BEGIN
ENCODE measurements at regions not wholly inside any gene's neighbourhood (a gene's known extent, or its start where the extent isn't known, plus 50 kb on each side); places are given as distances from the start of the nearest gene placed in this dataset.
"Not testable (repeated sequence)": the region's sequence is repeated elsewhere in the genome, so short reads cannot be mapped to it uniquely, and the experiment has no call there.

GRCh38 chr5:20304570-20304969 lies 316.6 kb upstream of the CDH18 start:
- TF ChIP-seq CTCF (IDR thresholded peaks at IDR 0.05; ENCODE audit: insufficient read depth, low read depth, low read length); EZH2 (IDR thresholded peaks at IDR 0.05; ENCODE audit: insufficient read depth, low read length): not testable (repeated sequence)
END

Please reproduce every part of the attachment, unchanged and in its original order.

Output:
ENCODE measurements at regions not wholly inside any gene's neighbourhood (a gene's known extent, or its start where the extent isn't known, plus 50 kb on each side); places are given as distances from the start of the nearest gene placed in this dataset.
"Not testable (repeated sequence)": the region's sequence is repeated elsewhere in the genome, so short reads cannot be mapped to it uniquely, and the experiment has no call there.

GRCh38 chr5:20304570-20304969 lies 316.6 kb upstream of the CDH18 start:
- TF ChIP-seq CTCF (IDR thresholded peaks at IDR 0.05; ENCODE audit: insufficient read depth, low read depth, low read length); EZH2 (IDR thresholded peaks at IDR 0.05; ENCODE audit: insufficient read depth, low read length): not testable (repeated sequence)